Monthly Archives: November 2008

Success In The Past And Hope For The Future

Since 1998, the American Cancer Society along with the National Cancer Institute, the Centers for Disease Control and Prevention and the North American Association of Central Cancer Registries have provided an “Annual Report to the Nation on the Status of Cancer.”  This year’s report has just been released in the current issue of the Journal of the National Cancer Institute.


For the first time in the history of these reports, the researchers have found that both the incidence rates and deaths from cancer in both men and women are declining.


But before you become too excited, you need to remember that we still have a long way to go in our efforts to reduce the burden and suffering from the diseases we commonly call “cancer.”


First, some good news:


From 1999 through 2005, the rate of cancers diagnosed in the United States has declined 0.8% each year for men and women combined.  From 2002 to 2005, the rate of death from cancer has also declined 1.8% a year.  In 2005, 106,000 deaths from cancer were averted as a result of our progress.


For men, lung cancer incidence and deaths have … Continue reading →

The Numbers Tell The Sad Tale Of Tobacco Tragedies

No sooner had I completed posting my blog this morning about the Great American Smokeout than two new tobacco-related reports appeared in my email from the Centers for Disease Control and Prevention.  The articles detailed the latest information from the CDC on cigarette smoking in the United States, including the economic impact as well as years-of-life-lost in this country due to tobacco use and exposure to second-hand smoke.


Some success, to be certain,  but also sad and substantial failures.  The price that tobacco makes us pay–both in lives and money–defies our ability to comprehend much less accept.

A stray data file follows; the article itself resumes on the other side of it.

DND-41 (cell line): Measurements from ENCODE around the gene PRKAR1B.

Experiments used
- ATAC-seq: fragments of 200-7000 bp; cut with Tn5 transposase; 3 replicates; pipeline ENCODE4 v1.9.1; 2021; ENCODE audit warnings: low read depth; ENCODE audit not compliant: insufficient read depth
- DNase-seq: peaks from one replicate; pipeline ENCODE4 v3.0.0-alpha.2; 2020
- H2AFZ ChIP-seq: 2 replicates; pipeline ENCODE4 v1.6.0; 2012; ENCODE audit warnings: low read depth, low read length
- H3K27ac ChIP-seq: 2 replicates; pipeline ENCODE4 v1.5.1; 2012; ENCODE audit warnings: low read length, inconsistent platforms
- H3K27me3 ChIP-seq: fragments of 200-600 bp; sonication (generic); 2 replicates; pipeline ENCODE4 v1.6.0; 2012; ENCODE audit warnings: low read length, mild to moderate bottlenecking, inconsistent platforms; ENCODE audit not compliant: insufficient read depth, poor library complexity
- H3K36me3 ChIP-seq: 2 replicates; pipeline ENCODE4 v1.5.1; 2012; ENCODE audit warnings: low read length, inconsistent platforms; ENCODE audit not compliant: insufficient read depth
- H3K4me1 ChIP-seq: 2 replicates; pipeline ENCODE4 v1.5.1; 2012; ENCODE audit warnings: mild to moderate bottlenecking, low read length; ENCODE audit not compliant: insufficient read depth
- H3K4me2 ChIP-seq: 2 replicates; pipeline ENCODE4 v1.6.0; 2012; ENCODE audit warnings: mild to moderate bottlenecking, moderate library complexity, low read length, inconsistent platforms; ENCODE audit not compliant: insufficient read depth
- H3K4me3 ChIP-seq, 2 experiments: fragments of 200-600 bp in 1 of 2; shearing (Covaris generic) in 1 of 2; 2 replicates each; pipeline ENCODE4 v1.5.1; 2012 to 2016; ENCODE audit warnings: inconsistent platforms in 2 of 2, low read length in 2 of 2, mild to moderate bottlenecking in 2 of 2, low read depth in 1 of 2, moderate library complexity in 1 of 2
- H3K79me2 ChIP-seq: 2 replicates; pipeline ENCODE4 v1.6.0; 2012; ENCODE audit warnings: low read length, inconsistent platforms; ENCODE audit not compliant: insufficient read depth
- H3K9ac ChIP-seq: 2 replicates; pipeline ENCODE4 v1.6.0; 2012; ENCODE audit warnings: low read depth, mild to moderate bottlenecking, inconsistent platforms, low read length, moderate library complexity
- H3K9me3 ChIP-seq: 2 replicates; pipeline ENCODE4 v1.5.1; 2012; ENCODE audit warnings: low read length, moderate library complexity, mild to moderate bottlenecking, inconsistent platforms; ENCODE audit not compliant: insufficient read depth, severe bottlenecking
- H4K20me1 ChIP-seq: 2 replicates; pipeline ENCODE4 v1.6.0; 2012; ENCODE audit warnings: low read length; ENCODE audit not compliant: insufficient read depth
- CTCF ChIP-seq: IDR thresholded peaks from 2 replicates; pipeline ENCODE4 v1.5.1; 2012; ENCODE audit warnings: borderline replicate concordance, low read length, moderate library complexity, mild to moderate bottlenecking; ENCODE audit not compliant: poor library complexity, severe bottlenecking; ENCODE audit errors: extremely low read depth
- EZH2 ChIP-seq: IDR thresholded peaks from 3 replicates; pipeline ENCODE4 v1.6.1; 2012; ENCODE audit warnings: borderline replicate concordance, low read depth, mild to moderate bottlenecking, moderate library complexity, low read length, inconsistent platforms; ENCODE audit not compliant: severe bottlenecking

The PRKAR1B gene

The information describing the number of current smokers was interesting.  For several years, the percentage of adult smokers who fit the definition of “current smokers” in the United States has remained fairly steady at around 21%. In 2007, fortunately, the most recent survey data from CDC show that number has declined about 1% to 19.8%.  That is a significant year-over-year improvement.


As one might expect, more adult men (22.3%) than women (17.4%) are current smokers.  Somewhat surprisingly—given the past high rates of smoking in the African American community and as discussed in a recent … Continue reading →

Great American Smokeout: A Time To Quit

It’s never too late to stop smoking.  And it isn’t too early—if you or a loved one or good friend is a smoker—to start thinking about next week’s Great American Smokeout.


The Great American Smokeout—or GASO, for short—is a signature American Cancer Society event that occurs every year on the Thursday before Thanksgiving.  This year’s GASO celebrates the 32nd anniversary of this successful program which began in 1976. 


Since GASO started, millions of men and women in this country have stopped smoking, and millions more haven’t started.  In fact, today there are more former smokers in the United States than current smokers.  But we still have about 20% of adults in this country still smoking cigarettes.  Unfortunately, that number is not falling as much as it did when GASO was first introduced over 30 years ago.


Did you know that the American Cancer Society estimates that since the early 1990’s hundreds of thousands of lives—especially among men–have been saved as a result of tobacco cessation and decreased uptake of the smoking habit?  But we still lose over 435,000 people every year because of tobacco, which is the leading preventable … Continue reading →

Vitamin D Fails To Decrease Breast Cancer Risk

Finally, we have the results of a large scale randomized, placebo-controlled clinical trial to tell us whether or not vitamin D can reduce the risk of breast cancer.


The study, reported in today’s issue of the Journal of the National Cancer Institute, concludes that there is no evidence that vitamin D decreases breast cancer incidence in post-menopausal women.


But I will bet you dollars-to-doughnuts (well, maybe not doughnuts—they are fattening) that this study isn’t going to provide closure to the hotly-debated question of whether or not vitamin D reduces breast cancer risk.


The study was part of the larger Women’s Health Initiative which was designed to look at the impact of hormone therapy on the health of post-menopausal women.  As part of that study, close to 18000 post-menopausal women were randomly assigned to take 1000 mg of calcium and 400 IU (international units—the recommended daily allowance for vitamin D) daily.  The other 18,000 women took placebos.